And that brings us to the most fundamental way in which the Evenwel plaintiffs are not making a conservative case: they are seeking to impose a standard which is not supported by the text of the Constitution. Putting aside respect for precedent, I could see a principled conservative argument to abandon the “one person, one vote” rule entirely, on the theory that the Equal Protection Clause as it was understood at the time of the Fourteenth Amendment’s adoption does not require the drawing of equal districts at all. But Evenwel not only sees in the Constitution an equal district requirement: it sees one that is so strict as to give states no flexibility in implementing it.

Looking at the constitutional text as a whole, the Evenwel standard would be anomalous. For purposes of congressional apportionment (that is, the calculation of how many members of Congress each state receives based upon each state’s population), Section 2 of the Fourteenth Amendment requires the use of total number of persons, not voters. It seems quite odd to require counting all people for purposes of dividing up representation among the states but not for drawing districts within each state.

The conservative case for a single standard also would take the Court far from its constitutional comfort zone. As Lyle Denniston notes, to adopt the Evenwel theory would require the Court to embrace a particular democratic theory. That theory would appear to be one completely unmoored from constitutional precedent, text, or practice. Further, we do not have reliable data to put the Evenwel total voter standard into practice, meaning the Supreme Court likely would have to require the federal government to change the questions asked during the Census to get the right data for Court-mandated calculations.

If I am correct that Evenwel is not motivated by conservative principles, what’s behind it? It is hard to see it as anything but a Republican power grab. As I explained at Slate, a ruling that states may not draw legislative district lines taking total population into account will benefit rural voters over urban voters, and that by extension will benefit Republicans over Democrats. Urban areas are much more likely to be filled with people who cannot vote: non-citizens (especially Latinos), released felons whose voting rights have not been restored, and children. With districts redrawn using only voters as the denominator, there will be more Republican districts. And although Evenwel involves state legislative districts, the next claim will likely be for the same principle to be applied to congressional districts, affecting the balance of power in Congress.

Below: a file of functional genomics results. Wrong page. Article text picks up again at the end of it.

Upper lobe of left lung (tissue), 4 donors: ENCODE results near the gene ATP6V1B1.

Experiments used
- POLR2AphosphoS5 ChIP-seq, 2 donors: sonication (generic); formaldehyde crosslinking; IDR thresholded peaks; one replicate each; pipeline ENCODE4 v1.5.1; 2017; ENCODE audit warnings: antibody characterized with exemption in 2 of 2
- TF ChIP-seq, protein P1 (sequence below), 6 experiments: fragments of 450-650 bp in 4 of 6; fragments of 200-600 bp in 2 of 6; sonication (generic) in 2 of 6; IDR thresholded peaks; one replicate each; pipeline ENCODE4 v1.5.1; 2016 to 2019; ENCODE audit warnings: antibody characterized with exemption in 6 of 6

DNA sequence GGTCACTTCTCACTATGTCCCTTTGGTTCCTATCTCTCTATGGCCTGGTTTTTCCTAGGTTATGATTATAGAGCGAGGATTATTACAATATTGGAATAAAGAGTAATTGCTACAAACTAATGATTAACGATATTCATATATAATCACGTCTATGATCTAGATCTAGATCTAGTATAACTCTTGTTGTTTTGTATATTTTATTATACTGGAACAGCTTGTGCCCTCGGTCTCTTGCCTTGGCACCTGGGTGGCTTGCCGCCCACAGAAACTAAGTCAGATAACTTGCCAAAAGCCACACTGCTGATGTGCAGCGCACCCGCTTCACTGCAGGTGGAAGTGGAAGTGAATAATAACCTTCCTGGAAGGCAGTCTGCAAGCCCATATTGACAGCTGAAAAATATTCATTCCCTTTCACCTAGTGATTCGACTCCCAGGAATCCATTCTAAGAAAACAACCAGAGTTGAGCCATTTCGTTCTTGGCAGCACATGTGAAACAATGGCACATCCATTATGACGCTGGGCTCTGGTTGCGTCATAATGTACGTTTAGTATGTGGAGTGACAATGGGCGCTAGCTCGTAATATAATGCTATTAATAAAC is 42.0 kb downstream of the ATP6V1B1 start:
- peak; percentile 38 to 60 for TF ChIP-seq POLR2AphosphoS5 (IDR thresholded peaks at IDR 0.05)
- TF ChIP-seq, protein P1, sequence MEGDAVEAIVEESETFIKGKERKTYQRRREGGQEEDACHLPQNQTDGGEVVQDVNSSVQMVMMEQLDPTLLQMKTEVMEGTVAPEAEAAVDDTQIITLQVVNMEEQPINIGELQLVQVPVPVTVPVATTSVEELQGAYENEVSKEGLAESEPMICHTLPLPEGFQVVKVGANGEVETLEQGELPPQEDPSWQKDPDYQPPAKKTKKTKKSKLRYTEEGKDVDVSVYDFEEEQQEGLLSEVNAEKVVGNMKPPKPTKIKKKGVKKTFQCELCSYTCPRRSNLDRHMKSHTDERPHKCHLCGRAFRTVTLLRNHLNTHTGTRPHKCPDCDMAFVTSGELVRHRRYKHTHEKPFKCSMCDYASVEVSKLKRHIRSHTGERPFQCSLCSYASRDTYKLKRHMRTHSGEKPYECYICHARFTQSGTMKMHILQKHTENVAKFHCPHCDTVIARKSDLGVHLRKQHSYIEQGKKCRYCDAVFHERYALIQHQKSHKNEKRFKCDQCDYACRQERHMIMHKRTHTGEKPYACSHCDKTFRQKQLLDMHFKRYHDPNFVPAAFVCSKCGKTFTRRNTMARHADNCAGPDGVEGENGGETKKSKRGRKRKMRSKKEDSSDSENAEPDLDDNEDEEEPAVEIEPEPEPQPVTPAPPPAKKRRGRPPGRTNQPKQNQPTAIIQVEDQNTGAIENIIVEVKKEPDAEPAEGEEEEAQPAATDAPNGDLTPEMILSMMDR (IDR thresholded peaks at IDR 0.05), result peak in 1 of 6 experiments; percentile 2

Evenwel is a case which should be equally disturbing for conservatives and liberals. For conservatives, it is a case which challenges existing precedent for no reason, undermines federalism concerns, and goes against constitutional text, history and practice. For liberals, the case looks like little more than a Republican power grab, seeking to have the Court take away discretion for states in an arena in which states should have some leeway in deciding on the appropriate means of equal representation. It forces states to draw districts under a court-mandated theory that those without the vote, including children, felons, and non-citizens, do not deserve representations in state legislatures.

This is the rare case where liberals and conservatives can unite behind the state of Texas. Texas has properly asked the Supreme Court to leave the “one person, one vote” question where it has resided for almost fifty years: with the states.

Recommended Citation: Rick Hasen, Symposium: Ideology, partisanship, and the new “one person, one vote” case, SCOTUSblog (Jul. 31, 2015, 12:01 AM),